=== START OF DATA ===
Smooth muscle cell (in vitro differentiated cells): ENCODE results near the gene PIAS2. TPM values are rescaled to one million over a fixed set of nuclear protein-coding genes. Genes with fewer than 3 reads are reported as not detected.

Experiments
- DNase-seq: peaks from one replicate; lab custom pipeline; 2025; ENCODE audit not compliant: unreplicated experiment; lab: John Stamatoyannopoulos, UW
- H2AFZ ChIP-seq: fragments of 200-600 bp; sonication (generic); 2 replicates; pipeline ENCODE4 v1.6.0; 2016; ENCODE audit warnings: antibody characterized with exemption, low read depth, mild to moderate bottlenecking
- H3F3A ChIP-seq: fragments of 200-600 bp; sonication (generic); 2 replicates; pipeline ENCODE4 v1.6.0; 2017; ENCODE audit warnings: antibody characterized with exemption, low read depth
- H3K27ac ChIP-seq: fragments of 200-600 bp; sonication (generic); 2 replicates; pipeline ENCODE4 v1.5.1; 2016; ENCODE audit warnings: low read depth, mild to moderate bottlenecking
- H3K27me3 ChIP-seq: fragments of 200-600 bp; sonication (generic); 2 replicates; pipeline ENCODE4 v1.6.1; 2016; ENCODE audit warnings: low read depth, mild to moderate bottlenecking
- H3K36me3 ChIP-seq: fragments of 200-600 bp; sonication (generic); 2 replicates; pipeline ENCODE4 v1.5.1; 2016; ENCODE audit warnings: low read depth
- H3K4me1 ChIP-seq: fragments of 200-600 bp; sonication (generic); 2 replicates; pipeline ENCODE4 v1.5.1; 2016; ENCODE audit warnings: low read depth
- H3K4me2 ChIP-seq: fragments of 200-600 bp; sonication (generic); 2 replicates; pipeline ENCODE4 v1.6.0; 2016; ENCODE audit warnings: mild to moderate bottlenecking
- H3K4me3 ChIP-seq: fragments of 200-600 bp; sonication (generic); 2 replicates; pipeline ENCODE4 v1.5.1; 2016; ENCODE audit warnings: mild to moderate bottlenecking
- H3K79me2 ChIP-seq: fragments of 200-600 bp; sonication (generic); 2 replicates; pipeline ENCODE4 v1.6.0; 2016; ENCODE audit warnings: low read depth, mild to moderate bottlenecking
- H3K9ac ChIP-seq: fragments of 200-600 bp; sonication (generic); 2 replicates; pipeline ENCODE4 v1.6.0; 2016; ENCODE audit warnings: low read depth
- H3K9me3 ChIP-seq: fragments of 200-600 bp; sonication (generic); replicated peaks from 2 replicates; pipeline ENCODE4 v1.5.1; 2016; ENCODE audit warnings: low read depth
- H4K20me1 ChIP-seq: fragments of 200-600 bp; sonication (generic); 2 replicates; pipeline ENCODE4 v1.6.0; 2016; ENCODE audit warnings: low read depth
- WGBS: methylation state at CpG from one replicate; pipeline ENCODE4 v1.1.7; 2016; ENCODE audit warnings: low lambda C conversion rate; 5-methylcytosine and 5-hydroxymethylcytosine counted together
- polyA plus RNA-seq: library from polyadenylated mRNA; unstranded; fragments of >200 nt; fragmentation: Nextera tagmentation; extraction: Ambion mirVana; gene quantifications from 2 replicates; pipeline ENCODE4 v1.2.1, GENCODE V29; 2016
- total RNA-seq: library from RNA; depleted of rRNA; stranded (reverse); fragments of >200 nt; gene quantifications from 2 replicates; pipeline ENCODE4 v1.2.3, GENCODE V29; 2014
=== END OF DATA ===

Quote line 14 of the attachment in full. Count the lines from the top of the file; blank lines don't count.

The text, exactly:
- H3K9me3 ChIP-seq: fragments of 200-600 bp; sonication (generic); replicated peaks from 2 replicates; pipeline ENCODE4 v1.5.1; 2016; ENCODE audit warnings: low read depth